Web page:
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Penn receives $1.2 million grant for further development of Compstatin, a drug to halt an overzealous immune system

(Philadelphia, PA) In some ways, the bodys first line of defense can also be its worst enemy. The complement system is a series of biochemical reactions that activate in response to foreign molecules and is an important part of the immune system. Unfortunately, when it is activated at the wrong time, complement is also responsible for organ transplant rejection and a long list of diseases.

Researchers at the University of Pennsylvania Medical Center have found a way to control complement with Compstatin, a small molecule that blocks the reactions involved in a complement response. The National Institute for General Medical Sciences (NIGMS) has awarded John D. Lambris, PhD, a professor in the Department of Pathology & Laboratory Medicine, a $1.2 million grant to continue the development of Compstatin into an effective drug.

"Among the compounds we have studied, I believe Compstatin holds real promise,"said Lambris. "Until Compstatin, most complement inhibitors were either only marginally effective or actually toxic to humans."

Part of the reason it has been so difficult to control complement is because of the complex nature of the human immune system. Complement proteins serve as a passive alarm system, watching for pathogens that may enter the blood system. When a complement protein finds something it does not recognize, it attaches itself to the invader, summoning the full wrath of the immune system, which attempts to destroy the invader. Complement is not a simple sequence of reactions either, but a series of interlocking cascades, or chain reactions, of biochemical events involving at least 30 proteins.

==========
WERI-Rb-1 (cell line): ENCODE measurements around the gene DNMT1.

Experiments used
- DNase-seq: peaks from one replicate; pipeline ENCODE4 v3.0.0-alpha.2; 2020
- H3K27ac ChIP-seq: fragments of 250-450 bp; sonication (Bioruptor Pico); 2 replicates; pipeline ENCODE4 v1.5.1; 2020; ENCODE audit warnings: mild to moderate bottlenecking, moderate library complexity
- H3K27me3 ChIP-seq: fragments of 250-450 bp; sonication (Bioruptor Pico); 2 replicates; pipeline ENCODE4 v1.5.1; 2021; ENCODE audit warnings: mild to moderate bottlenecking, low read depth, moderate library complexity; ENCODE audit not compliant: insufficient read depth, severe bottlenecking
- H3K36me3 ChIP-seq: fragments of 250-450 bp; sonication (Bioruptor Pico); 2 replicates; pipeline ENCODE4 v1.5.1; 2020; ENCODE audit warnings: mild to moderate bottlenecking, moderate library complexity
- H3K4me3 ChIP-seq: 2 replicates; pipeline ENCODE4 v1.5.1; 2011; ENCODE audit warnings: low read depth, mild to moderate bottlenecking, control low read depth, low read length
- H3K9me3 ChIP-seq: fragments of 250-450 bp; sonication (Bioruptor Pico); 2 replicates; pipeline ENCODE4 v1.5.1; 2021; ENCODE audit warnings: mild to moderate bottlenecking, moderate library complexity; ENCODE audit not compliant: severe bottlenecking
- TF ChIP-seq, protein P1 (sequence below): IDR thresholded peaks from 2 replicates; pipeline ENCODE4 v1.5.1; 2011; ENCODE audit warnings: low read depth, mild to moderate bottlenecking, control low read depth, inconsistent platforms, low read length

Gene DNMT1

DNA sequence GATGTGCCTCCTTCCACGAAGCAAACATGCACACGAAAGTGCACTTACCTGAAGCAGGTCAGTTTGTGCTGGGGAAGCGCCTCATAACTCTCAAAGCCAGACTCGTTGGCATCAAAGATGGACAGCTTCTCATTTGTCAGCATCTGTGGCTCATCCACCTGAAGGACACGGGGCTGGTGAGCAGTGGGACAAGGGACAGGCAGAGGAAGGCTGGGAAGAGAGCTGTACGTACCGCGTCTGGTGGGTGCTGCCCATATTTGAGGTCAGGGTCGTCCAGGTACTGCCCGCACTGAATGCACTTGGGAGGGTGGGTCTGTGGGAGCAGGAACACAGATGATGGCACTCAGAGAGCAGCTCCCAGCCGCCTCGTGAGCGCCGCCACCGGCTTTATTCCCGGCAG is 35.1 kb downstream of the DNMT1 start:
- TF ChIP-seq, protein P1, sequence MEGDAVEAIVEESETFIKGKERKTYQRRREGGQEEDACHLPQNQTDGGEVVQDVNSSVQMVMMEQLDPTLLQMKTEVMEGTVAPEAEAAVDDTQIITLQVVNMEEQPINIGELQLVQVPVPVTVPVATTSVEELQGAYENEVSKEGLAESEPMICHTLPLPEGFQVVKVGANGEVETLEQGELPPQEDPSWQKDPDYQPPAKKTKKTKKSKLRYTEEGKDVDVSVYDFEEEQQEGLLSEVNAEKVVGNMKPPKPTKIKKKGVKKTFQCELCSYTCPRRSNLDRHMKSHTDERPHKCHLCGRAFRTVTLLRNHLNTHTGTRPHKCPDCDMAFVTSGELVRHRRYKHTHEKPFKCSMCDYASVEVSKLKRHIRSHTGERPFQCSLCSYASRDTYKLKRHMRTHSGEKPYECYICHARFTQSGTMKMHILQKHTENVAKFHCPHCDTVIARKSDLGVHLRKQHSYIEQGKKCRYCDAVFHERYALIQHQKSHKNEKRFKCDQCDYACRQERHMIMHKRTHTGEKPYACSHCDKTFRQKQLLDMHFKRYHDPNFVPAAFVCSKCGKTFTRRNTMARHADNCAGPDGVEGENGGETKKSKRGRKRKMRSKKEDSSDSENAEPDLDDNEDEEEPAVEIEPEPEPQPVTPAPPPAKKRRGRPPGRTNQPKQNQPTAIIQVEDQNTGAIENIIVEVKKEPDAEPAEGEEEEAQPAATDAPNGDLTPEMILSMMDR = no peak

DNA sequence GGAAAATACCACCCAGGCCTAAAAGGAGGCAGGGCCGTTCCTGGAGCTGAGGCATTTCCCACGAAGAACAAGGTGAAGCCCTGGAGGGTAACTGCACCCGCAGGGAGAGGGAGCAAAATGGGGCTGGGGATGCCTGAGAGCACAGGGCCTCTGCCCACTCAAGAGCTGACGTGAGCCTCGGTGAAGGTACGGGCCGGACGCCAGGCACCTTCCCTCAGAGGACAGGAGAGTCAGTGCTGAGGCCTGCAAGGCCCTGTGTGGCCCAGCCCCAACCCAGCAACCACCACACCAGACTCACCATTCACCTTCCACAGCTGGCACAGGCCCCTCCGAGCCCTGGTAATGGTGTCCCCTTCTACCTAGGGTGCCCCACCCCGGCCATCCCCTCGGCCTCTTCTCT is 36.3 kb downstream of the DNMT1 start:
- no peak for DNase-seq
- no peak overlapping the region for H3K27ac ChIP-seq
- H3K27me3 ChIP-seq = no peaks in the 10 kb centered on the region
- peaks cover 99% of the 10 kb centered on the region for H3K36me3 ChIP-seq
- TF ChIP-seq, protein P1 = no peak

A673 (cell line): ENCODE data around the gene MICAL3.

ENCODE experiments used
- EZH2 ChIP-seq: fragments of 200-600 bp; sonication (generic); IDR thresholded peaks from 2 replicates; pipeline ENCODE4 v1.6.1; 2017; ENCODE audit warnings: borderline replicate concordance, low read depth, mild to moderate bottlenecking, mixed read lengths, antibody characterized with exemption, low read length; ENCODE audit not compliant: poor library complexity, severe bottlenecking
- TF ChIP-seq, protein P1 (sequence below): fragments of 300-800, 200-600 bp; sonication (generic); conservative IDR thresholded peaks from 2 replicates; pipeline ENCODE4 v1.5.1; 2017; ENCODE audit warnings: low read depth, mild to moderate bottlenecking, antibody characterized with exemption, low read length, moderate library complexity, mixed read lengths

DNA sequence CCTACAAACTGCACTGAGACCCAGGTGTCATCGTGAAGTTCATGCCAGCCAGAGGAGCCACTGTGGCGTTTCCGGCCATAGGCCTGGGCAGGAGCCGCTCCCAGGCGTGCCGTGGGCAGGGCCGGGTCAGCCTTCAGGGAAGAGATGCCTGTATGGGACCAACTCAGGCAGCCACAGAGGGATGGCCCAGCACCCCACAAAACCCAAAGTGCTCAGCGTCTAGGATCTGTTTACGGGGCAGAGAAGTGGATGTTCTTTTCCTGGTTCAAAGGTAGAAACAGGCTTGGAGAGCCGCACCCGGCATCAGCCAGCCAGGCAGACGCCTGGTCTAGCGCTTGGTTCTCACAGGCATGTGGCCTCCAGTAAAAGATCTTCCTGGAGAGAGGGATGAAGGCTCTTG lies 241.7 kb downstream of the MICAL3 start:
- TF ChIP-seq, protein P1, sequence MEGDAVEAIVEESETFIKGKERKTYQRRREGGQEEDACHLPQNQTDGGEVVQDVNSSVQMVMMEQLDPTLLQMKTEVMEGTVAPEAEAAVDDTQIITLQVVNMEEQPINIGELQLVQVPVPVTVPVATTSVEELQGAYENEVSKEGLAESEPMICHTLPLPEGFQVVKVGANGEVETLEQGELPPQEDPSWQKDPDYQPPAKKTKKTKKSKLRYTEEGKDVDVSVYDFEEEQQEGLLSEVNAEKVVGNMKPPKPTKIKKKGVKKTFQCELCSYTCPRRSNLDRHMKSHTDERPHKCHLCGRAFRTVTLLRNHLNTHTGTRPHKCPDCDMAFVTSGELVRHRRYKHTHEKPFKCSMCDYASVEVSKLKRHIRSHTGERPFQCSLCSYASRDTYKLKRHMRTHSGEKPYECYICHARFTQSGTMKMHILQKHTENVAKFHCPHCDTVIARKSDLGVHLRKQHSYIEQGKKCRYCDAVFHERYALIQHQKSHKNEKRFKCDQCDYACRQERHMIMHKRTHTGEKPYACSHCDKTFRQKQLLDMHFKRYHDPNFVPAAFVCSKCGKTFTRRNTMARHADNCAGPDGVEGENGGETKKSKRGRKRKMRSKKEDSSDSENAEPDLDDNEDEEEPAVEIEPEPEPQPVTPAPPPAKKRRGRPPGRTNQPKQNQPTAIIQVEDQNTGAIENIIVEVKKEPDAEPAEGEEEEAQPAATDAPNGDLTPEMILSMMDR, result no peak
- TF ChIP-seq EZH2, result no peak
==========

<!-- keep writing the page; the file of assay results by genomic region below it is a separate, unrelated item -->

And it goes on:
"Fortunately, there is a point where all the protein cascades intersect,"said Lambris. "We figured that if we can stop the cascade at this point, we can halt the reaction regardless of what pathway started it.

Lambris and his colleagues focused on one particular complement protein, an enormous molecule called C3. They created billions
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Contact: Greg Lester
lesterg@uphs.upenn.edu
215-349-5658
University of Pennsylvania School of Medicine
11-Mar-2001


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